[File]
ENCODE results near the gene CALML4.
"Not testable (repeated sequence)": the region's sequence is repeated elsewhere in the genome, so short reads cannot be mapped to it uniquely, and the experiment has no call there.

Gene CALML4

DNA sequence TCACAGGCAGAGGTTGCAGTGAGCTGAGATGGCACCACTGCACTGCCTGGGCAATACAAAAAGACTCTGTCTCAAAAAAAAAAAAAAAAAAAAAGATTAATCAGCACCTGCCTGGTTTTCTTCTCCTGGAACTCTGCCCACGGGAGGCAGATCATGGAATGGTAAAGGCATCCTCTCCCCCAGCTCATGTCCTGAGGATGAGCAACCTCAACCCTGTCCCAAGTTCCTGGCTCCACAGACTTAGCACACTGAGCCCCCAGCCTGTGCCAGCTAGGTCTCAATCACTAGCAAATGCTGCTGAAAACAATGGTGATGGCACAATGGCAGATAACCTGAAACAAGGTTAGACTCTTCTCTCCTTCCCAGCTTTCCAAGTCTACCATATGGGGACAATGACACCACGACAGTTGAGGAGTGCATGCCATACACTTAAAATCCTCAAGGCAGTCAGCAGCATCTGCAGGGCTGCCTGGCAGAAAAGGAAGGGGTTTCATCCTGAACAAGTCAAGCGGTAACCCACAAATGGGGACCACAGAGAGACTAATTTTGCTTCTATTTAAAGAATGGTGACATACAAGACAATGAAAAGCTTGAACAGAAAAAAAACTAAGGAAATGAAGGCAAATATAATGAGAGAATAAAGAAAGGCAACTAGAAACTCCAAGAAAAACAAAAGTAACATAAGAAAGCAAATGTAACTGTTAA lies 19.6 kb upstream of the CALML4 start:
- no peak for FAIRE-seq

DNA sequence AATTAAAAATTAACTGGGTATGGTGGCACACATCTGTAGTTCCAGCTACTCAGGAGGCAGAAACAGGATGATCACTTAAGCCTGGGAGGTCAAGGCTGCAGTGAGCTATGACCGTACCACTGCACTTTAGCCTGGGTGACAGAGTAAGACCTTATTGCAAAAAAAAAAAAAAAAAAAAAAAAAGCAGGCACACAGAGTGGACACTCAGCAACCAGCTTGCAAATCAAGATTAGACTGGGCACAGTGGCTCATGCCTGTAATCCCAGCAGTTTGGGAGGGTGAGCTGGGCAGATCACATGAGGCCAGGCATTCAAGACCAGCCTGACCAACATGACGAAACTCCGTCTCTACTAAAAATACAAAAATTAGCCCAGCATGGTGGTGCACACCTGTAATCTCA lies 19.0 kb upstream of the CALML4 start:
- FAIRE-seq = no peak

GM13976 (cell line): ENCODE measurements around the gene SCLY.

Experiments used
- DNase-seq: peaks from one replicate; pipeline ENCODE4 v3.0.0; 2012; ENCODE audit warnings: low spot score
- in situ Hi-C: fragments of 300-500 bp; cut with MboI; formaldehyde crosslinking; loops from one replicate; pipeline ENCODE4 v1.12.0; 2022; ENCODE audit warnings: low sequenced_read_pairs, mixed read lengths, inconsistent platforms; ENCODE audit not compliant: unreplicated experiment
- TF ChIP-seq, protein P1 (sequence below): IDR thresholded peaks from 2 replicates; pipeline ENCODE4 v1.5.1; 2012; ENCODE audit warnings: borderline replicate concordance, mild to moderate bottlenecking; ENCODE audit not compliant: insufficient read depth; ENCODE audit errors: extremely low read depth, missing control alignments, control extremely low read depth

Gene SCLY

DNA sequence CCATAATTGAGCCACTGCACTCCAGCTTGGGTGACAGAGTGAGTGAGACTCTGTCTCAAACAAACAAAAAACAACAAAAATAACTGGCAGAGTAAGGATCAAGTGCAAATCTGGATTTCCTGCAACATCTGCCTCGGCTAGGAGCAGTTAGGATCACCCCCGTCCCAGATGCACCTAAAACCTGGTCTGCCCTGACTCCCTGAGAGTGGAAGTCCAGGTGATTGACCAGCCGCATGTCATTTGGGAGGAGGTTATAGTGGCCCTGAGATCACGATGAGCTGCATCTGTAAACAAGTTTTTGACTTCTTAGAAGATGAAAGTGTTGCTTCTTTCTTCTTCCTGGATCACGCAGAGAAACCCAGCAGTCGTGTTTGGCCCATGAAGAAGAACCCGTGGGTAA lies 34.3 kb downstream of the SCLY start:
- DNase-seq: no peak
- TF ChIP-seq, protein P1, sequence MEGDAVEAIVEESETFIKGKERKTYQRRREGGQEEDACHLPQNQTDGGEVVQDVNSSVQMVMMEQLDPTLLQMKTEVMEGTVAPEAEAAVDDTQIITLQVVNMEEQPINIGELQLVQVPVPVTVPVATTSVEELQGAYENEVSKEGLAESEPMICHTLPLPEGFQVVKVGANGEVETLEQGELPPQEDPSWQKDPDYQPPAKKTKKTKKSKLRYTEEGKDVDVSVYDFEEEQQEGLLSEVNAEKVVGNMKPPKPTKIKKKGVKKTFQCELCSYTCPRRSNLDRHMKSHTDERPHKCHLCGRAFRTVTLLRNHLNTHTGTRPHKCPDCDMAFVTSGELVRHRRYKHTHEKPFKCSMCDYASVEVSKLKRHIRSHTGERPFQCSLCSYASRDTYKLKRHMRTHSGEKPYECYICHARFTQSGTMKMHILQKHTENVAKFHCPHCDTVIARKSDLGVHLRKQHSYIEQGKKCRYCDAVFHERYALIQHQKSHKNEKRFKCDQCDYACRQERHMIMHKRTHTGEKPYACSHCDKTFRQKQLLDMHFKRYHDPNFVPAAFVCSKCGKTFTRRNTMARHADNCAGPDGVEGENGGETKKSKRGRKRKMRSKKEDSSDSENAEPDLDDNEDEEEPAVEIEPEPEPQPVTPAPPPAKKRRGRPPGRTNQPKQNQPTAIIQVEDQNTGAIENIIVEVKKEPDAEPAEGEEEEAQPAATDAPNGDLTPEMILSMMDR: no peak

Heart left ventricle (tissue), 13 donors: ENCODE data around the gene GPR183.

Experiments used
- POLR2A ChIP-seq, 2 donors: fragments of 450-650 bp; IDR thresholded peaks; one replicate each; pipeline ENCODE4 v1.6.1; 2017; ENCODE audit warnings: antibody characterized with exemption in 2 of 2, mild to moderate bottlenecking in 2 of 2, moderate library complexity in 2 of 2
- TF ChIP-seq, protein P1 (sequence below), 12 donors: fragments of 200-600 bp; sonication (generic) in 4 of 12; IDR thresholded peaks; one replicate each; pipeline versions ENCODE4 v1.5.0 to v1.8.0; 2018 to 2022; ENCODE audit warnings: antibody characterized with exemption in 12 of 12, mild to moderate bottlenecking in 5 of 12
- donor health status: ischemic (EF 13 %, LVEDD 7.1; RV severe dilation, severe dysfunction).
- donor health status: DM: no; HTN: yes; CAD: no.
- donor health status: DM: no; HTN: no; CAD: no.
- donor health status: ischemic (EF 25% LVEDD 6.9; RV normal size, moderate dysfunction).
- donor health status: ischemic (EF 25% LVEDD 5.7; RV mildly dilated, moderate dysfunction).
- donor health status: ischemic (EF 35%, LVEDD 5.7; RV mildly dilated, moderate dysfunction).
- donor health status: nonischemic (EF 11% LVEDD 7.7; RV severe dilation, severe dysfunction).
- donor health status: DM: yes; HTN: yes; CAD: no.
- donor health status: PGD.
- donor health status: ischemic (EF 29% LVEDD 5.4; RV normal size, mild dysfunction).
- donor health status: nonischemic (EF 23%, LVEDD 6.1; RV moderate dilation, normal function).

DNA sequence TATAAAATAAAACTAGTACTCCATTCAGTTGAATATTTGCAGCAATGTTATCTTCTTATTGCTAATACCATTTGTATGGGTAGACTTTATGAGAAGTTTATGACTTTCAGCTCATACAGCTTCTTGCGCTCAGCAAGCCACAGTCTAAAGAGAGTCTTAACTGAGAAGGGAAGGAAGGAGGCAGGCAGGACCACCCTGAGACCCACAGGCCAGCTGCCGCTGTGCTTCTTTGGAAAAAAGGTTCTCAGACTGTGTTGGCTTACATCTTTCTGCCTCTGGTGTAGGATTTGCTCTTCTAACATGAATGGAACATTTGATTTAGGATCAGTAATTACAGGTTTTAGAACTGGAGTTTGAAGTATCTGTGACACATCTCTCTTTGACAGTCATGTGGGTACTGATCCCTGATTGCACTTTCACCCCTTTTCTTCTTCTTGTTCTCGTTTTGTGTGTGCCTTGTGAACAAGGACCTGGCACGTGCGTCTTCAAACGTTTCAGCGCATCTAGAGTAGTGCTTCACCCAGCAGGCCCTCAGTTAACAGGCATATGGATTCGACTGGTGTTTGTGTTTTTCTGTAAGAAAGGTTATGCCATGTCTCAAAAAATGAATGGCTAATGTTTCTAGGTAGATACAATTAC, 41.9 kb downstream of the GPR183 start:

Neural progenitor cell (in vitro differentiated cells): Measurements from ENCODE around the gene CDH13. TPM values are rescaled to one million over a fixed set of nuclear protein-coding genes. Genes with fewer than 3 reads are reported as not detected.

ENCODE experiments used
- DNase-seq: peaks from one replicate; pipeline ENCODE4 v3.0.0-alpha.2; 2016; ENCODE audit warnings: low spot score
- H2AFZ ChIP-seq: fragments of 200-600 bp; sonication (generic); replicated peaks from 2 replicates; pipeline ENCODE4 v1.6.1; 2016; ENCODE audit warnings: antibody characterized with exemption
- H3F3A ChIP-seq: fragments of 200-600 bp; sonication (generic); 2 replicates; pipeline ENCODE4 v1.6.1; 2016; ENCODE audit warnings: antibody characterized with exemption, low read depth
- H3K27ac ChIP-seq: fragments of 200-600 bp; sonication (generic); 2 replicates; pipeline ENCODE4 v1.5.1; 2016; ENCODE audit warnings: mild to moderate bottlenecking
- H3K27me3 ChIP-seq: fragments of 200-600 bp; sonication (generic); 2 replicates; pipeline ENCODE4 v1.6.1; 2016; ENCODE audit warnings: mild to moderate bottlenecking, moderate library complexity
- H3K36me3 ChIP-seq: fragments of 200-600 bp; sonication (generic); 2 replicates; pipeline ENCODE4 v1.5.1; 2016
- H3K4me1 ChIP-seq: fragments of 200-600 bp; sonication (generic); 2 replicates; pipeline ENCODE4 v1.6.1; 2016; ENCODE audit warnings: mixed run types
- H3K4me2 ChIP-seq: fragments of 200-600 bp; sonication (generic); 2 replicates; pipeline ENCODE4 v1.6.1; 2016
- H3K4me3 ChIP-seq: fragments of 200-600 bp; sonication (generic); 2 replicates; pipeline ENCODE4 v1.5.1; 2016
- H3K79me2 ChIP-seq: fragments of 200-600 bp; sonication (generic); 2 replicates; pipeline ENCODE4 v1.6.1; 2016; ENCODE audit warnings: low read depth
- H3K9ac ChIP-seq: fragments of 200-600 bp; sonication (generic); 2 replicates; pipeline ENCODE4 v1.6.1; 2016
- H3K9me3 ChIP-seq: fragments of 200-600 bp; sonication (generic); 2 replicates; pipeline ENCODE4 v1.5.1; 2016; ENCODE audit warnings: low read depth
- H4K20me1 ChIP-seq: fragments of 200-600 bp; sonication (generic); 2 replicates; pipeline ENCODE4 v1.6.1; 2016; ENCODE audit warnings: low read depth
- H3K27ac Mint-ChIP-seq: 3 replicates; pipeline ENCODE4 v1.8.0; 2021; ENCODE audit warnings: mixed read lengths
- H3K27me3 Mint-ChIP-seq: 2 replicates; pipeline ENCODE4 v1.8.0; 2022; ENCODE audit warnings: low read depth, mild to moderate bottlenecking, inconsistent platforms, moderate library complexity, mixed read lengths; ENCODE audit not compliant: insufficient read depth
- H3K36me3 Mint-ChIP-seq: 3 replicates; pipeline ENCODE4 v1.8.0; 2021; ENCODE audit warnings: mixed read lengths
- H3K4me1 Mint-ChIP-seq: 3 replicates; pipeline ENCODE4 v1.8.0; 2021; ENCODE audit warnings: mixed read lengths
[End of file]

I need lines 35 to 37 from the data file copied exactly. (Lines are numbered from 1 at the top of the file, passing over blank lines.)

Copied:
- DNase-seq: peaks from one replicate; pipeline ENCODE4 v3.0.0-alpha.2; 2016; ENCODE audit warnings: low spot score
- H2AFZ ChIP-seq: fragments of 200-600 bp; sonication (generic); replicated peaks from 2 replicates; pipeline ENCODE4 v1.6.1; 2016; ENCODE audit warnings: antibody characterized with exemption
- H3F3A ChIP-seq: fragments of 200-600 bp; sonication (generic); 2 replicates; pipeline ENCODE4 v1.6.1; 2016; ENCODE audit warnings: antibody characterized with exemption, low read depth